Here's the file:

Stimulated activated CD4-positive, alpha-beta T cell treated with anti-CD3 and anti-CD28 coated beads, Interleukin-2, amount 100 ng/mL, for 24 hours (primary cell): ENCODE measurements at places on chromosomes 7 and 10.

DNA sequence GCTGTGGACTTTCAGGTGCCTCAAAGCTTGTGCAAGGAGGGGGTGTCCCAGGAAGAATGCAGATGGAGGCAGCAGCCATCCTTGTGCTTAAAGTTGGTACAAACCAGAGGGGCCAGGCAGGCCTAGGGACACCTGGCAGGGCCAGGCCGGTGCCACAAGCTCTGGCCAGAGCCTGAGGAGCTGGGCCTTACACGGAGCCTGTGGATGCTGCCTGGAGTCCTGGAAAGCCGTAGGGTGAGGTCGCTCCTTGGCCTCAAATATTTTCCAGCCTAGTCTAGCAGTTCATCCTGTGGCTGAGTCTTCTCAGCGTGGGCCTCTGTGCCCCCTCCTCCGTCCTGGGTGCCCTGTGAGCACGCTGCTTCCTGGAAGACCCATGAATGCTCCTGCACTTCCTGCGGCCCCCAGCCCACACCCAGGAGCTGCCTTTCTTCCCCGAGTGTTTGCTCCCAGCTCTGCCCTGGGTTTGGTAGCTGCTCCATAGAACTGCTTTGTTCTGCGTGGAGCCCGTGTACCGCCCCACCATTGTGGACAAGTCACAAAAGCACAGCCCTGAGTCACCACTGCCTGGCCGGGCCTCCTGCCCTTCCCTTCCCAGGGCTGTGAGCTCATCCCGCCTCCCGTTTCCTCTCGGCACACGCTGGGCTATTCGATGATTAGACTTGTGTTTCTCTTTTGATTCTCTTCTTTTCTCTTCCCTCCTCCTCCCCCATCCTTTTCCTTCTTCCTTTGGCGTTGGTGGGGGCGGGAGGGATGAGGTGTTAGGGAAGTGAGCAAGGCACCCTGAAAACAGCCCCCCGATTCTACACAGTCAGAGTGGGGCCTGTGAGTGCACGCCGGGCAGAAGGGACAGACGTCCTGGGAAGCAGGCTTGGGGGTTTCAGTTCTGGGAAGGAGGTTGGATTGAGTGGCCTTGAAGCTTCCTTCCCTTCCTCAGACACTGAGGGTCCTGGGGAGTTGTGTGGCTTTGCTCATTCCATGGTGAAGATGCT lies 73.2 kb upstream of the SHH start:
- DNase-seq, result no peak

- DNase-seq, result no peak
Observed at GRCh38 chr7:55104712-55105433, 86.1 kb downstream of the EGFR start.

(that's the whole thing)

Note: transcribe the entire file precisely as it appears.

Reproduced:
Stimulated activated CD4-positive, alpha-beta T cell treated with anti-CD3 and anti-CD28 coated beads, Interleukin-2, amount 100 ng/mL, for 24 hours (primary cell): ENCODE measurements at places on chromosomes 7 and 10.

DNA sequence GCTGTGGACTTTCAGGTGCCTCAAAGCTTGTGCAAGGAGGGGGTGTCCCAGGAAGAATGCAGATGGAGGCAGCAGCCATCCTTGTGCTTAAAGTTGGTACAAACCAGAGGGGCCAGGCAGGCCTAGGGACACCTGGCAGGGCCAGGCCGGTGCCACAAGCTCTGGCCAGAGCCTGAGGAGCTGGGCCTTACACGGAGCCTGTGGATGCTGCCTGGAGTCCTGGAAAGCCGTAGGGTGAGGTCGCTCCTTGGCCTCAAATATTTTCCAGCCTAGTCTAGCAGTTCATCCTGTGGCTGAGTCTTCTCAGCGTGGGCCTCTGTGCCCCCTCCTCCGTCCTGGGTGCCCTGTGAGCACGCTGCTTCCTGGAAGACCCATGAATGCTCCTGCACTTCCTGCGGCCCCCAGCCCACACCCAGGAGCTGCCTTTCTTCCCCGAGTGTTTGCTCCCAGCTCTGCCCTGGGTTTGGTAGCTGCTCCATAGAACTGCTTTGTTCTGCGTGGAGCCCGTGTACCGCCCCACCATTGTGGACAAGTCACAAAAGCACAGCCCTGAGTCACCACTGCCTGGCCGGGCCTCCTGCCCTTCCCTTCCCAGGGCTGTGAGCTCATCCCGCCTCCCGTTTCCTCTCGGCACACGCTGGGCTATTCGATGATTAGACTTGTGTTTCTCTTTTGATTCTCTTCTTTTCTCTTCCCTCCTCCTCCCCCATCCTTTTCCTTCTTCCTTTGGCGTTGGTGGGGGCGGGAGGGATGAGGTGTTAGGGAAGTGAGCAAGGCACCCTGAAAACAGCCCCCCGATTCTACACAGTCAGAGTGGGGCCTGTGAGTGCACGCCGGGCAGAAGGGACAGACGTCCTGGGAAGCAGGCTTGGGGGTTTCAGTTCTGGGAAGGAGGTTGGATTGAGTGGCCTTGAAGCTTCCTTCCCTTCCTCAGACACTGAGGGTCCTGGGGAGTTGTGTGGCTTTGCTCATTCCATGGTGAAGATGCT lies 73.2 kb upstream of the SHH start:
- DNase-seq, result no peak

- DNase-seq, result no peak
Observed at GRCh38 chr7:55104712-55105433, 86.1 kb downstream of the EGFR start.